Court: Survivor guilt over Didcot led to alcohol problems

Court: Survivor guilt over Didcot led to alcohol problems

By David Parker | 12/12/2018

Court: Survivor guilt over Didcot led to alcohol problems
The decommissioned Didcot Power Station collapsed in February 2016

A DEMOLITION worker who narrowly avoided being caught up in the Didcot disaster after swapping shifts with one of the victims has been spared a spell behind bars.

John Smith (45) carried on dancing for several minutes at The County pub in Rotherham town centre after flooring David Still with a haymaker punch.

Sheffield Crown Court heard Smith's life entered a downward spiral after four of his workmates - including John Shaw and Ken Cresswell of Rotherham - were killed when the decommissioned Oxfordshire power plant they were dismantling collapsed in February 2016.

Smith had taken the day off for his birthday and one of the men who was killed had gone to work in his place.

The court heard Smith, of Rother View Road, Canklow, self-medicated by drinking instead of seeking counselling.

Over a year later, in the early hours of May 5, 2017, he knocked out Mr Still in The County - fracturing his skull.

Ms Stephanie Hollis, prosecuting, described CCTV to the court last Wednesday, saying: "There doesn't appear to be any difficulty between them for some period.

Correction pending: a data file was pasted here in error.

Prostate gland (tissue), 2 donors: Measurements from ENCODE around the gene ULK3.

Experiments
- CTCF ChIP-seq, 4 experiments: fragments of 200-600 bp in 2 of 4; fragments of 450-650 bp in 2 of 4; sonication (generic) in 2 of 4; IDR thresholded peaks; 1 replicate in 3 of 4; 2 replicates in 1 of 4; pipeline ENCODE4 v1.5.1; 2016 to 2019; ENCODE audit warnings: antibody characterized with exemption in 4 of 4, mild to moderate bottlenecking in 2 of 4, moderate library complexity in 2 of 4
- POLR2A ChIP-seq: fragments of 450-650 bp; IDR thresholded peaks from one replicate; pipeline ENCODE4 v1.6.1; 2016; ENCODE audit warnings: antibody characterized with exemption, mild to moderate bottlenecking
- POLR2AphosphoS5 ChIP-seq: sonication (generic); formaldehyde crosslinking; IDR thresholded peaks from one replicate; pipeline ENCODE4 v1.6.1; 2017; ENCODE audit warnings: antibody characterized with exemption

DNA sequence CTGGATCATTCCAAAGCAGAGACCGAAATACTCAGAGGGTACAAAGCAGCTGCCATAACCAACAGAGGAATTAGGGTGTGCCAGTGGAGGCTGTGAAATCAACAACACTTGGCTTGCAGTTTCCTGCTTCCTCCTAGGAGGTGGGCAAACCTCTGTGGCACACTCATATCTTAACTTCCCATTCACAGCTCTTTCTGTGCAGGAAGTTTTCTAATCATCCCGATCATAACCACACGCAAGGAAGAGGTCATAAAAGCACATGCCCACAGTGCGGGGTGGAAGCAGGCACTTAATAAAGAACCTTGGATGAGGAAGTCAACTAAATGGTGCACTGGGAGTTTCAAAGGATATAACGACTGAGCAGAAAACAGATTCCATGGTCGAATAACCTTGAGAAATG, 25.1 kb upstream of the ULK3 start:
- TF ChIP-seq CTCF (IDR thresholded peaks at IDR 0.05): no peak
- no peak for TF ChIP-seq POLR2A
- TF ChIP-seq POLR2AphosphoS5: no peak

"One blow puts him [Mr Still] on the floor, leaving him unconscious, while the defendant continues to dance for several minutes."

Ms Hollis said there was nothing on CCTV or in evidence to show what caused the incident.

Mr Still was in hospital in an induced coma for a week and discharged himself against medical advice.

"He [Mr Still] said in a victim personal statement that he was paranoid now about going out and socialising," said Ms Hollis.

Smith admitted grievous bodily harm at the same court the day before his sentencing hearing.

Mr Dermot Hughes, mitigating, said Smith's life was turned on its head on the day of the Didcot disaster.

"Because it was his birthday, he agreed to swap shifts with a family member," said Mr Hughes.

"Whilst he was not working, and whilst he was celebrating his birthday, his family member, who took over Mr Smith's shift, was caught up in the incident and lost his life."

Mr Hughes said Smith suffered feelings of misplaced guilt and did not seek any counselling following the incident, instead turning to drink and suffering physically and financially as a result.

He said Smith worked in London from the early hours of Monday to late on a Friday evening every week, while his wife was working three jobs.

Mr Hughes added: "He's not a bad man, he's far from it. He's a man that fell into the sort of mistake that people often do in the face of such difficulties."

Judge Rachel Harrison gave Smith a 16-month jail term suspended for two years.

"Whatever happened between the two of you, you punched him with what could be described by TV pundits as an absolute haymaker of a punch," she said.

"You carried on dancing while he lay prone on the floor. Instead of being man enough to admit the offence, you answered no comment to the police.

"You need to stop drinking. It clearly doesnt agree with you.

"You have shown yourself to be an exceptionally violent man while you're drunk."

Smith was also ordered to complete 100 hours unpaid work. 

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